STX France sells its Lorient shipyard

The Lorient shipyard is one of the smaller yards in the STX Group The Lorient shipyard is one of the smaller yards in the STX Group

The main shipyard located in Lorient on the West Coast of France that is owned by the large French shipbuilding group, STX France has been put up for sale by its owners. The Lorient shipyard is one on the smaller yards in the STX Group, which embraces six shipyards on the West Coast and it has focussed on the building of specialised vessels up to 130 metres in length.

Recognising that this specialised shipyard did not fit comfortably into the structure of the Group which has tended to focus on larger and larger ships including the recently launched Harmony of the Seas, the largest cruise ship ever built, the decision was made to sell the yard. STX is 33% owned by the French Government.

Two bidders came forward to acquire the Lorient yard. One was Constructions Mecaniques de Normandie (CMN) located in Cherbourg which was a competing yard for the size of vessels being built at Lorient but with a greater focus on naval vessels. The other bidder was Kership which is joint venture between the Piriou Shipyard and the state owned naval shipbuilder DCNS. Kership has won the bid to own the Lorient Shipyard which should extend the capabilities of this joint venture.

Herve Guillou, the Chief Operating Officer of DCNS, commenting on the purchase said, "This acquisition would help to strengthen the industrial activity of Lorient and the competitiveness of the French naval industry on the international market. DCNS welcomes the acquisition because it reinforces the consolidation of the French naval shipbuilding industry."

The joint venture company Kership was established three years ago and brings together the expertise of Piriou in the commercial sector and the expertise of DCNS in the military sector. The Piriou Shipyard is located in Concarneau and has expanded from a yard focussing on fishing boat construction to build a wide variety of specialised vessels up to 130 metres in length. It also has a shipyard in Vietnam. The link with DCNS through Kership strengthens this military side of the yard's construction.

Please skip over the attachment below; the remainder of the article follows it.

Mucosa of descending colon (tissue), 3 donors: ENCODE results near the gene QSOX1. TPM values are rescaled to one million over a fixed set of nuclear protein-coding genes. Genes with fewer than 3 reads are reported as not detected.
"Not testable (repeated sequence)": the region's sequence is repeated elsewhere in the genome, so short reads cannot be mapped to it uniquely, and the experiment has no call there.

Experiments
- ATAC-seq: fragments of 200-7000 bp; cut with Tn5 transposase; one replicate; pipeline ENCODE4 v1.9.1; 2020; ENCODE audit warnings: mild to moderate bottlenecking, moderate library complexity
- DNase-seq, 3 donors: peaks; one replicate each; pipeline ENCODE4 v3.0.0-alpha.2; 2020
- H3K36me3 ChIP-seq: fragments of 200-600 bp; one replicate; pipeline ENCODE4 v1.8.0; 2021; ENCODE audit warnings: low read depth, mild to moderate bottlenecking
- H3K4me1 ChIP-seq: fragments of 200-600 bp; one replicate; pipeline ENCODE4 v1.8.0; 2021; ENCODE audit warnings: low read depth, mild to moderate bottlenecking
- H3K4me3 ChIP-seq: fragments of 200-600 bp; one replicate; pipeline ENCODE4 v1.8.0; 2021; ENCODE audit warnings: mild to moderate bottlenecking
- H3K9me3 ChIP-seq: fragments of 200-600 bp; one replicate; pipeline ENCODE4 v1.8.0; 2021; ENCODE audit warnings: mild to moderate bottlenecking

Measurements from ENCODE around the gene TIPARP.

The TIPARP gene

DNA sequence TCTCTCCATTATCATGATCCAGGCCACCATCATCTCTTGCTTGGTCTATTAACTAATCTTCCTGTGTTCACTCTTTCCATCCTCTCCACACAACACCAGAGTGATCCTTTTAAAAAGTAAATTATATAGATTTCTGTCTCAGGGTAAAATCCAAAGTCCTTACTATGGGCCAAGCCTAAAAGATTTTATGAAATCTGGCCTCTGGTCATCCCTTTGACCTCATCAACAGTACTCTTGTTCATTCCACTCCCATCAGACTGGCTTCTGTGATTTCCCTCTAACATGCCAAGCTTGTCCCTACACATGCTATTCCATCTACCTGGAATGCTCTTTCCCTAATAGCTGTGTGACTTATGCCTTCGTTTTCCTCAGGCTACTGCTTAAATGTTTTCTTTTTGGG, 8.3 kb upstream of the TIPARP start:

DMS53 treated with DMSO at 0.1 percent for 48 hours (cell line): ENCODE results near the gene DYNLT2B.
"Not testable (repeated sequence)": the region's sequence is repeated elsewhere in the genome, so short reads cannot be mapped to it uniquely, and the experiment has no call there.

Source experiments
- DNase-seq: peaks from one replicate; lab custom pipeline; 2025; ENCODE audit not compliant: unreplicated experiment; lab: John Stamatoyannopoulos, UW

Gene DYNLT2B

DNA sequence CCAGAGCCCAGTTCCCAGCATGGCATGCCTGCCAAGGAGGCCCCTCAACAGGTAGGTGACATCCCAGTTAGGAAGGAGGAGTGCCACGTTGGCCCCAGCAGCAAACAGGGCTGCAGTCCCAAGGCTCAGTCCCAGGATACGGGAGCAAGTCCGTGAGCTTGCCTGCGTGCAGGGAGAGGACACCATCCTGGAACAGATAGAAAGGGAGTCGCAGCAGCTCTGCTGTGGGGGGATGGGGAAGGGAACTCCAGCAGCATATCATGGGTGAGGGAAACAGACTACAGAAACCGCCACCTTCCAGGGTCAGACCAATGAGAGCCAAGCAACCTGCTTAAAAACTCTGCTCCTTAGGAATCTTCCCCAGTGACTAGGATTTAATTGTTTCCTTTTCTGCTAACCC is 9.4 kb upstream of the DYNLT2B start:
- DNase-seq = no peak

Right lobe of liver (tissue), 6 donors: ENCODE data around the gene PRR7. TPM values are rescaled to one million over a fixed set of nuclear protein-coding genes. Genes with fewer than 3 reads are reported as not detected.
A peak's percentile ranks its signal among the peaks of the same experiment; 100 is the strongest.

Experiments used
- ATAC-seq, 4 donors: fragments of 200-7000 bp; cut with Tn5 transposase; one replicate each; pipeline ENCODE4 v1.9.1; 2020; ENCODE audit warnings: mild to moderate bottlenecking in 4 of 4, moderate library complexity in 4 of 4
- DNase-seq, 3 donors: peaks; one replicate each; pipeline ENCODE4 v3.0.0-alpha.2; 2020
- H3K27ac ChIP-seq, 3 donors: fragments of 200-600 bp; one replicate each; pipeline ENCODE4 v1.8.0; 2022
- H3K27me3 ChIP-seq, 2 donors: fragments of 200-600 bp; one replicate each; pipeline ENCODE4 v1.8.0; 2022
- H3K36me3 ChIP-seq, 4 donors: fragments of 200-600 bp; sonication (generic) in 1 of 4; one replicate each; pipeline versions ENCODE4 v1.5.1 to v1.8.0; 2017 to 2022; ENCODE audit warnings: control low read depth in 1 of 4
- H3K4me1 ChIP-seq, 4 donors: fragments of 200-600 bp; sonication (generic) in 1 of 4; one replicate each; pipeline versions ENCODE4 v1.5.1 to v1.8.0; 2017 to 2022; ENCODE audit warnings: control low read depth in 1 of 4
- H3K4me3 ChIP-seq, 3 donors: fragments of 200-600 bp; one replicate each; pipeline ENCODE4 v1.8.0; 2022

DCNS is the primary French naval shipyard with a good export record. It has moved into the construction of renewables structures such as wind farm towers and tidal energy and it also works on the French nuclear energy programme.

Located at the mouth of the river Blavet in Brittany, the Lorient shipyard has operated since 1993 and is capable of producing vessels of up to 120 metres in length with construction under cover. A notable vessel built at the yard was an all-electric ferry which was one of the first to use capacitors for electricity storage rather than batteries.

The sale of the yard is to be completed in the autumn this year, according to STX France.

By Dag Pike

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